Thursday, January 29, 2015

Use Powerpoint to Make Patterned Stamps for Engineering Drawings

This is the second of my 2-part series about how to make patterned stamps for engineering drawings. The first article was how to accomplish the same task using Illustrator:  Using Illustrator to Make Patterned Stamps for Engineering Drawings. This series was prompted by an excellent question from my neighbor, a nuclear engineer:
"I am marking up a drawing and created an octagon shape. I wanted to fill it in with a pattern – where can I find patterns? I thought I used this before but can’t seem to find it.
I decided to make some custom stamps for him using Adobe Illustrator, but I wanted a way for him to be able to make his own stamps to suit his particular needs.

For a short period of time many years ago, I worked at an engineering firm in the marketing department. Part of my job was to create powerpoint presentations. I actually had to recreate many of the graphics I had made in Illustrator, using the drawing tools available to me in powerpoint. The drawing experience was not as elegant as using Illustrator, but it proved valuable because I learned that, in a pinch, powerpoint has some decent drawing tools available. There are a good sized collection of basic shapes to choose from. These screenshots are from Office for Mac 2011, but I imagine all versions of powerpoint have these shapes as well.

Powerpoint Basic Shapes
Go to: Insert > Basic Shapes > Octagon. Now you can draw the octagon on your page. I only needed a small octagon, so mine doesn't take up much room. Now, keep in mind that powerpoint will let you draw the octagon in whatever proportion you desire, so if you want to draw a perfectly symmetrical octagon, hold down the Shift key as you drag. That will constrain the proportions.

An Octagon as a basic Shape in a Powerpoint document
Next we need to edit the color and pattern of the shape. Go to Fill Effects and click on the paint bucket icon. This will let you edit all sorts of things about the shape, not just the Fill (as one might presume by the name "Fill Effects").

Powerpoint Fill Effects
First change the fill color from blue to a pattern. Go to Fill > Pattern tab.

Fill Patterns
Next change the line (stroke) color from blue to black.

Line Color
 Finally, remove the drop shadow by unchecking "Shadow."

Now your slide should look something like this:

Patterned Octagon on a Powerpoint Slide

Next, you'll need to create a PDF. Your method may be slightly different (since I am on a mac), but here is how I make a PDF from powerpoint: Go to File > Print and from the PDF button in the lower right, choose "Save as PDF." Save the PDF in a convenient place and be sure to remember what you named it.

Save as PDF
Next, go into Acrobat (not Adobe Reader) and open the PDF you just made. Now we're going to crop the page. If you're not in the printing or design industry, there is a good chance you never knew Acrobat could edit page size. It's a little secrets among printers and designers that Acrobat is capable of editing PDFs in ways that Office users could only dream of. So next go to Tools > Print Production.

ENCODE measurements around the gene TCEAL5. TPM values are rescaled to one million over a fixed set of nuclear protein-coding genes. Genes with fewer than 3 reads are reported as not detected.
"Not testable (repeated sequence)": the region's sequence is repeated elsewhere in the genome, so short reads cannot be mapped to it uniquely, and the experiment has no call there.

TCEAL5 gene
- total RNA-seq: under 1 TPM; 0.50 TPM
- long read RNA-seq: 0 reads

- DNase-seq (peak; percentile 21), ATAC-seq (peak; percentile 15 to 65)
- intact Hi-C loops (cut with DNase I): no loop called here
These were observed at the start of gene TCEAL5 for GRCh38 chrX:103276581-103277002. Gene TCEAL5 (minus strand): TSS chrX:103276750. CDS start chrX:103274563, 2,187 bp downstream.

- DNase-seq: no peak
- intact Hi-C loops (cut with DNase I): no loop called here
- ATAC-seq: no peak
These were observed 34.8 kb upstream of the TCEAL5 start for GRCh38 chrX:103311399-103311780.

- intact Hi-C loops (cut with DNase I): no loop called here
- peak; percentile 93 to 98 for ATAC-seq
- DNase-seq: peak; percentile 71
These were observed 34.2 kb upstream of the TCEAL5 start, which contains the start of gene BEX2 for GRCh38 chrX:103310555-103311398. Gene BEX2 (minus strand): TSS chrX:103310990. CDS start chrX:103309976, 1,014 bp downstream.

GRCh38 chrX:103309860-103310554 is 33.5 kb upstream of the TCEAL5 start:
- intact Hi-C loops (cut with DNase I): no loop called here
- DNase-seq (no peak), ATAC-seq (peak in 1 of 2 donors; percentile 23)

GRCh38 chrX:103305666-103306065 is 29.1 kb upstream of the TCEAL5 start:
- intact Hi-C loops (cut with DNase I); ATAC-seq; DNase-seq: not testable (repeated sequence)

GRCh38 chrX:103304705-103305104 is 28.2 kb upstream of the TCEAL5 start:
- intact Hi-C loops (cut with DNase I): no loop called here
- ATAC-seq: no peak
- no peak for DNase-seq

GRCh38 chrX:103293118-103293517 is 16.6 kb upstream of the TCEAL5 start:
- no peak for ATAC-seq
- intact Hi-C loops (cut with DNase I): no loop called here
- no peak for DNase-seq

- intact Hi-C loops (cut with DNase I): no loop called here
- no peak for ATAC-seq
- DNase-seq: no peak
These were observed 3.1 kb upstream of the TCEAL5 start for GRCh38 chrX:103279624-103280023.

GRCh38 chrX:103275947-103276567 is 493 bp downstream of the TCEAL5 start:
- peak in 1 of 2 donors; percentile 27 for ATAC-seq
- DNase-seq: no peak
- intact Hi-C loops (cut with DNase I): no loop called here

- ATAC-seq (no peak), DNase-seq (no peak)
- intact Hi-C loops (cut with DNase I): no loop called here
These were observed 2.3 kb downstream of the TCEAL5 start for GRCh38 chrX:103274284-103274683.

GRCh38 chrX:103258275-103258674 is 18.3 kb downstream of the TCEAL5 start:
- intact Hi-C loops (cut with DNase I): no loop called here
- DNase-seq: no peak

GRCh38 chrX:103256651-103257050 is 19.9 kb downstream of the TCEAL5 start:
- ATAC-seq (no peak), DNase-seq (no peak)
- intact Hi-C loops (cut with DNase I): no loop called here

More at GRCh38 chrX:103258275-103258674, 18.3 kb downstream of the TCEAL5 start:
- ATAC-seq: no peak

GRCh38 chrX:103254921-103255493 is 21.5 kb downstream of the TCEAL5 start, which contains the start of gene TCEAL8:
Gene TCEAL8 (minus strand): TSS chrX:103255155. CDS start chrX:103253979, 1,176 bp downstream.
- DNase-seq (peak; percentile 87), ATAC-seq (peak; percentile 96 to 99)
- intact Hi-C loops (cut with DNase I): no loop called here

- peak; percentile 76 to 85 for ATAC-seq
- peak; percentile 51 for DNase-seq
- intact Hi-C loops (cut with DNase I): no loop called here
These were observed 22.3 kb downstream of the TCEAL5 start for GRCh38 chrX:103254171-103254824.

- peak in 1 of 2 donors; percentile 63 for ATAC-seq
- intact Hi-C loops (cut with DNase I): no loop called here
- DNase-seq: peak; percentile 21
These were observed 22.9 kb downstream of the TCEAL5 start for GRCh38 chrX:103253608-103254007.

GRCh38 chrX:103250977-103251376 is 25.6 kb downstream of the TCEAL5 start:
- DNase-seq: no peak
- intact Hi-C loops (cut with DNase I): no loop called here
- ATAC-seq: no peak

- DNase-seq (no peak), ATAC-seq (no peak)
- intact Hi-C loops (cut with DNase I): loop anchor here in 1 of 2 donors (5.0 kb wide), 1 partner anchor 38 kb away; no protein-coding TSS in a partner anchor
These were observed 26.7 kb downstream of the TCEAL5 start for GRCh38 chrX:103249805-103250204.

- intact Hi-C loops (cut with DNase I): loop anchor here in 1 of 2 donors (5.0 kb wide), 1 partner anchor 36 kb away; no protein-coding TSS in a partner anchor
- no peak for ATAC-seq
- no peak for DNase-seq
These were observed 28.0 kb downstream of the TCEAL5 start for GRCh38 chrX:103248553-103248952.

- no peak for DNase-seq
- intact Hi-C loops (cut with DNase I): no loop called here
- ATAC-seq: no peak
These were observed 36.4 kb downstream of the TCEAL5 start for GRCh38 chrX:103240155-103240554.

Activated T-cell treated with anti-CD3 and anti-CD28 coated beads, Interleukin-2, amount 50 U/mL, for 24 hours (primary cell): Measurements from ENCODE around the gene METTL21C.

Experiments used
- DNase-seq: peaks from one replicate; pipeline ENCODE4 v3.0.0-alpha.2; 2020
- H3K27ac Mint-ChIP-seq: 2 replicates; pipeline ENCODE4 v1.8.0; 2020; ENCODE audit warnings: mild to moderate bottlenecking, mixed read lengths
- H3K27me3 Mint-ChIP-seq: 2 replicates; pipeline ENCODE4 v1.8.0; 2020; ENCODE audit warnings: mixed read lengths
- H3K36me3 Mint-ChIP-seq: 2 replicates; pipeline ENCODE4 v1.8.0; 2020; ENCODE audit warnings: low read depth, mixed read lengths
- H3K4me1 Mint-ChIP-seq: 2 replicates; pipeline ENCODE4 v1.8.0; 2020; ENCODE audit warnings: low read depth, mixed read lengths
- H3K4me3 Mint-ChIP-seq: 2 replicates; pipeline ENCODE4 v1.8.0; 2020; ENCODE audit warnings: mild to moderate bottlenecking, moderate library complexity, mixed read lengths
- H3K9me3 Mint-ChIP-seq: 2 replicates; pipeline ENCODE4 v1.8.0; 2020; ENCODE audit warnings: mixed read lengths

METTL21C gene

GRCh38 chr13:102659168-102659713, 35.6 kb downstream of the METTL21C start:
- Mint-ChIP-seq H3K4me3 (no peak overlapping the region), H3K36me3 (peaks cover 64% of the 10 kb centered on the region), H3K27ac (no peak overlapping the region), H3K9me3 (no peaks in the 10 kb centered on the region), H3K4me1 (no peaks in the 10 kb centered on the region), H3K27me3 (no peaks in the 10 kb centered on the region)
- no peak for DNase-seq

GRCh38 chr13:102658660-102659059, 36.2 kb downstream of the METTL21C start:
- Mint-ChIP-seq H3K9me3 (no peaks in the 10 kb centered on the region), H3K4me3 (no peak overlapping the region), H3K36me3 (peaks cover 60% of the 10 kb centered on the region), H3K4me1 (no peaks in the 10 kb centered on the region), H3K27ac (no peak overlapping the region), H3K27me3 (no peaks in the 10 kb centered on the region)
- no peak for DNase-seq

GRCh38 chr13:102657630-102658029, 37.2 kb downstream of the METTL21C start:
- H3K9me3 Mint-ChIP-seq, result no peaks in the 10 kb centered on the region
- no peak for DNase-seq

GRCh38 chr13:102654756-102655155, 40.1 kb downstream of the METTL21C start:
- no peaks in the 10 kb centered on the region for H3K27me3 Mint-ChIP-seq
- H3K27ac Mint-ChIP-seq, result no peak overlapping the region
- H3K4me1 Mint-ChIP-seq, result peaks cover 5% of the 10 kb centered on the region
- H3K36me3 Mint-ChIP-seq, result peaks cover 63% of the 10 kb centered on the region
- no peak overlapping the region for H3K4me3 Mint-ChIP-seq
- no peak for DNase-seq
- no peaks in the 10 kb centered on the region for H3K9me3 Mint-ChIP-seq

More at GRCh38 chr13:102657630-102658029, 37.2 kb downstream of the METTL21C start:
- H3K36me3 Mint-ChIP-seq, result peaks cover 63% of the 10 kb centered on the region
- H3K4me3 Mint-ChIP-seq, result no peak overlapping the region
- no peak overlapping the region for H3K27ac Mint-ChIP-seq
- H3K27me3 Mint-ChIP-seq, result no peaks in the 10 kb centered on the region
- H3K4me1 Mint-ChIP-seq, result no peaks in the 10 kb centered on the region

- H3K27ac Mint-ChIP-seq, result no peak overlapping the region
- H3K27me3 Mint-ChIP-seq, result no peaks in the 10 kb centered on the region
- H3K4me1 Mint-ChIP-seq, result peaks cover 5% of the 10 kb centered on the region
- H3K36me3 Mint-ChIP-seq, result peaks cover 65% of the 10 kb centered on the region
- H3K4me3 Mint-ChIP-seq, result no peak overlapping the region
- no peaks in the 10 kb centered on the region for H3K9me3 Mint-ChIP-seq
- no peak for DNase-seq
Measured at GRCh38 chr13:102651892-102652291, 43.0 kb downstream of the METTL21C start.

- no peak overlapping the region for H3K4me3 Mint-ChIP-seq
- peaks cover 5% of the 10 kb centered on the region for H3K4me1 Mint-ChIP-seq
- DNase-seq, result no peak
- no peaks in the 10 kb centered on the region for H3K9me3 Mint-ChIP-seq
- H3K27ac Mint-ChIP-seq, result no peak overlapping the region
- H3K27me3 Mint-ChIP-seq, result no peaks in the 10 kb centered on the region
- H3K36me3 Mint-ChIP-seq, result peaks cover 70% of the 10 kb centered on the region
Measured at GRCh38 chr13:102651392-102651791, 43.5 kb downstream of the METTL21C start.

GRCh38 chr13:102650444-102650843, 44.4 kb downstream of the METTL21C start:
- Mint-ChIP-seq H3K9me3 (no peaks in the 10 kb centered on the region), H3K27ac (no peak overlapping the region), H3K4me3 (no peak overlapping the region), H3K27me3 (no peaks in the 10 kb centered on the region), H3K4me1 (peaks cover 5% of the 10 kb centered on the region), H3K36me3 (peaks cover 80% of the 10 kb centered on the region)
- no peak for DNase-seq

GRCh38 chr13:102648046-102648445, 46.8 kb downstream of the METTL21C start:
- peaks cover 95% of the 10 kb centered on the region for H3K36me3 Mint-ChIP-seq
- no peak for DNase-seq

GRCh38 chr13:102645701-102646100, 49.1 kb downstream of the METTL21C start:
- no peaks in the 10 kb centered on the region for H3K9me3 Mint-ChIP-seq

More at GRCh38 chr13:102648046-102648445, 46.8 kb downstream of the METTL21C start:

Tools > Print Production
Now, if you don't have Print Production in your list of tools, fear not. Just click on the little "Icon in the top right corner of the Tools panel. It will display a drop down of all the different tools available. Now choose "Set Page Boxes."

Set Page Boxes
That will bring up this screen. Now, if you happen to know the exact amount you should crop, or if you want to set your page to a particular known size, this dialog box is great for that. But for your purposes today, it's not very useful. You see, I don't know where exactly my octagon is placed on the page, and I don't know exactly how big it is. What I really what is a way to just draw a box around the octagon and crop to that. So Press Cancel.

Set Page Boxes UI
Next, press C. That will change your cursor from a hand into crosshairs. This is a hidden feature of Acrobat XI. Years ago, I think that the Crop tool was a separate tool, and you could use it without having to go into a dialog box first. Fortunately for me, the shortcut for the Crop tool is the same as it is in Photoshop. So zoom in close to the Octagon (Cmd/Ctrl +) and draw a marquee around your octagon.
Crop Boundaries
Now press Enter/Return. That will bring up the Set Pages dialog box, but this time, the fields will be pre-populated!

Set Page Boxes with fields Pre-populated
Now see how the PDF page size has changed? Note: hover over the lower left corner of the gray area in Acrobat and it will temporally display the page size.

Now your patterned octagon is reay for use as a custom stamp. Go to Using Illustrator to Make Patterned Stamps for Engineering Drawings and start with Step 7: Create a Custom Stamp.

Edit: 9-13-918
If you need an easier way to create and manage stamp annotations in your PDF, check out my article on Bluebeam Revu. It's an amazing program designed specifically to meet the needs of users in Architecture, Engineering, and Construction. Specifically, read about the Toolchest, where you can store annotations that you use frequently.

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